Take a Bow, Stock Market Bulls. You Earned It.
(Bloomberg Opinion) -- The naysayers have argued that the only reason major U.S. stock averages are higher for the year is because of the heady performance of the so-called FAANG stocks: Facebook Inc., Apple Inc., Amazon.com Inc., Netflix Inc. and Google parent Alphabet Inc. It's true that the S&P 500 Index, which was up 4.78 percent through Wednesday, would be down if not for the 34 percent gain in the FAANG group of stocks, but Thursday showed that the broader market is less dependent on a handful of technology companies than realized, something the bulls have argued.
While the S&P 500 was down on the day, the decline was a modest 0.3 percent when compared with the 2.89 plunge in the NYSE FANG+ Index after Facebook reported sales and user growth numbers for the second quarter that fell short of analysts’ projections. Moreover, some of the broadest measures of equities gained, with the NYSE Composite Index rising. Of course, it didn’t hurt that concerns over a global trade eased somewhat after President Donald Trump and European Commission President Jean-Claude Juncker said late Wednesday that they had agreed to suspend new tariffs while continuing talks. Still, it’s hard to be down on stocks when companies are reporting strong earnings when valuations are depressed, at least based on very recent history. As of early Thursday, 188 of the 217 S&P 500 companies that have reported second-quarter results topped estimates, according to data compiled Bloomberg. The so-called beat rate of 86.6 percent is up from 72.2 percent at this time last year.
In all, members of the S&P 500 are forecast to post second-quarter profit growth of 21 percent, and a similar amount in the third and fourth quarters, data compiled by Bloomberg show, and companies’ executives are not talking down those estimates. As such, with the S&P 500 trading at less than 18 times forecasted earnings, down from about 20 at the end of last year, the lure of equities is hard to ignore — just as the bulls said. As Oppenheimer & Co. chief investment strategist John Stoltzfus wrote in a note to clients this month, “for now economic and corporate fundamentals appear in good shape and offer positive offsets to trade concerns.”
EURO LOSING STREAK LIVES
The European Central Bank met four times this year to set monetary policy before Thursday, and each time the euro fell as President Mario Draghi expressed dovish leanings in deciding to keep interest rates at record lows. Thursday’s meeting was no different, with the shared currency dropping against the dollar again as Draghi pledged to keep rates unchanged “at least through the summer of 2019.” Although Draghi expressed confidence in the economic outlook, currency traders know that data out of the euro zone has consistently fallen below forecasts since February as measured by Citigroup Inc.’s “surprise” indexes. Plus, the median estimate of economists surveyed by Bloomberg is for the euro zone economy’s growth to decelerate to 2.2 percent this year and 1.9 percent in 2019, from 2.4 percent in 2017. Commodity Futures Trading Commission data show that hedge funds, speculators and other large traders are the least bullish on the euro than anytime since May 2017. Although currency strategists generally see the euro ending the year at $1.18, above the current exchange rate of $1.1642, that’s come way down from the $1.26 that they were forecasting as recently as mid-May, according to data compiled by Bloomberg.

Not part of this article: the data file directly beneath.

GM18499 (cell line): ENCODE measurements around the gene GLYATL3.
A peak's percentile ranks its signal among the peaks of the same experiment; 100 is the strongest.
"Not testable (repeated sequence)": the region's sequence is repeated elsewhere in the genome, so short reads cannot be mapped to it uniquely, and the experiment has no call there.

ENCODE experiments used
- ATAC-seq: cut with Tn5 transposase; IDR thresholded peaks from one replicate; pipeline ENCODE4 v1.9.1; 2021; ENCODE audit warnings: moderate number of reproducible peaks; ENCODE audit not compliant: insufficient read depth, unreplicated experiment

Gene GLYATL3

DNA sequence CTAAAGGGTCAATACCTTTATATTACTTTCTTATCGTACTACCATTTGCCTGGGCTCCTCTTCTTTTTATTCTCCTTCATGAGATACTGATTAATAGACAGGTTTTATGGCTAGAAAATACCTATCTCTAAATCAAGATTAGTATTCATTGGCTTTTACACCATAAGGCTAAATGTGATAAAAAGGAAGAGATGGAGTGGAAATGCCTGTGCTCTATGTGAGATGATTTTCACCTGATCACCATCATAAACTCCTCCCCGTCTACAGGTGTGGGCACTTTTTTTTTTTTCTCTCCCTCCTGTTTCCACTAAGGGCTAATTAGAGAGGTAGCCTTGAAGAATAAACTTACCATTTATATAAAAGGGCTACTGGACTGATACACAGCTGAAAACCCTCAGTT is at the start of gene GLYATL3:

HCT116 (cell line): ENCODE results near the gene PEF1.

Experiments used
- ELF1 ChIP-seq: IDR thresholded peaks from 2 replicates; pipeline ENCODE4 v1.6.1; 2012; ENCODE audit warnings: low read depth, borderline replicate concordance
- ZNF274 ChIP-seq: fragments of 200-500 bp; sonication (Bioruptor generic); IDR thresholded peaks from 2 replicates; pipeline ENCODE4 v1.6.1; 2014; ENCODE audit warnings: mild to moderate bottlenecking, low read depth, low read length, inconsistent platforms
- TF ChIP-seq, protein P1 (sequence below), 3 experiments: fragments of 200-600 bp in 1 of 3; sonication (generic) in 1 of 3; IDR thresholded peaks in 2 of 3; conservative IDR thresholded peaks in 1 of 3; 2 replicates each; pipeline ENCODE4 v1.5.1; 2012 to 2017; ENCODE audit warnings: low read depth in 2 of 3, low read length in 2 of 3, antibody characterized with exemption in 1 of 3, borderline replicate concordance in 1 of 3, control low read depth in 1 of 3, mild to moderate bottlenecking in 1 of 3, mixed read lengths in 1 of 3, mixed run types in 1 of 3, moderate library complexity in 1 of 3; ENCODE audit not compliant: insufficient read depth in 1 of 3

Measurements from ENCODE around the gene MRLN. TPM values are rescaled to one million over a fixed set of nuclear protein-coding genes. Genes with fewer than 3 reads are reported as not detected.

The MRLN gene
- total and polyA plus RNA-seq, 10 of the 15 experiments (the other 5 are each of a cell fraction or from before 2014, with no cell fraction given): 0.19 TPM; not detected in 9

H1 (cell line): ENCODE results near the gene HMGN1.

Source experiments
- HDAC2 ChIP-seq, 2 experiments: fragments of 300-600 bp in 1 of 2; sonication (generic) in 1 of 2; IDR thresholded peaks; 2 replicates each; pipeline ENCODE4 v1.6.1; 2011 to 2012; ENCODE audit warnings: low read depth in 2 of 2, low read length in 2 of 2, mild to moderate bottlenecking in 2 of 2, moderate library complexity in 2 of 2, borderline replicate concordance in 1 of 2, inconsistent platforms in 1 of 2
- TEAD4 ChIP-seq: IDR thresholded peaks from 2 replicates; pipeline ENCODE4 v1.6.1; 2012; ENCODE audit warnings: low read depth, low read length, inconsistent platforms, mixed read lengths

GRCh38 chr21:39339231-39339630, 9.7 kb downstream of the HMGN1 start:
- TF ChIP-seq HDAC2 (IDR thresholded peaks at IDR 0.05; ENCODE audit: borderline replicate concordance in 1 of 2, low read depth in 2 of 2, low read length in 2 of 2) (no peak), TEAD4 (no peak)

There’s no shortage of pundits jumping on their soapboxes to warn against the deteriorating health of corporate balance sheets. Even so, the U.S. corporate bond market is showing impressive strength, with the cost to protect against defaults by investment-grade companies dropping to the lowest since mid-May and the lowest since March for speculative-grade, or junk, rated borrowers. A couple of reports from S&P Global Ratings on Thursday did nothing to deter the bulls. First, the ratings firm said it expects global bond issuance to drop about 4.2 percent this year to $6 trillion, the first decline since 2015. Second, it said that the amount of debt slated to mature in 2019 has been reduced by 6 percent since its last such study in 2017 as companies are able to refinance and push maturities to 2020 and beyond. “The current credit cycle in the U.S. has reached maturity, and we expect recent increases in borrowing costs, which began at the start of the year, to slowly continue over time,” the firm’s research analysts wrote in a report. “At this point, we don't see any catalyst that would cause borrowing costs to spike or to rise markedly higher at a subdued pace, either.” Credit markets are the financial system's early warning system in that they are typically the first to show signs of stress when things are falling apart. The fact that credit investors are relatively sanguine should be a sign that financial markets are probably more resilient than many realize.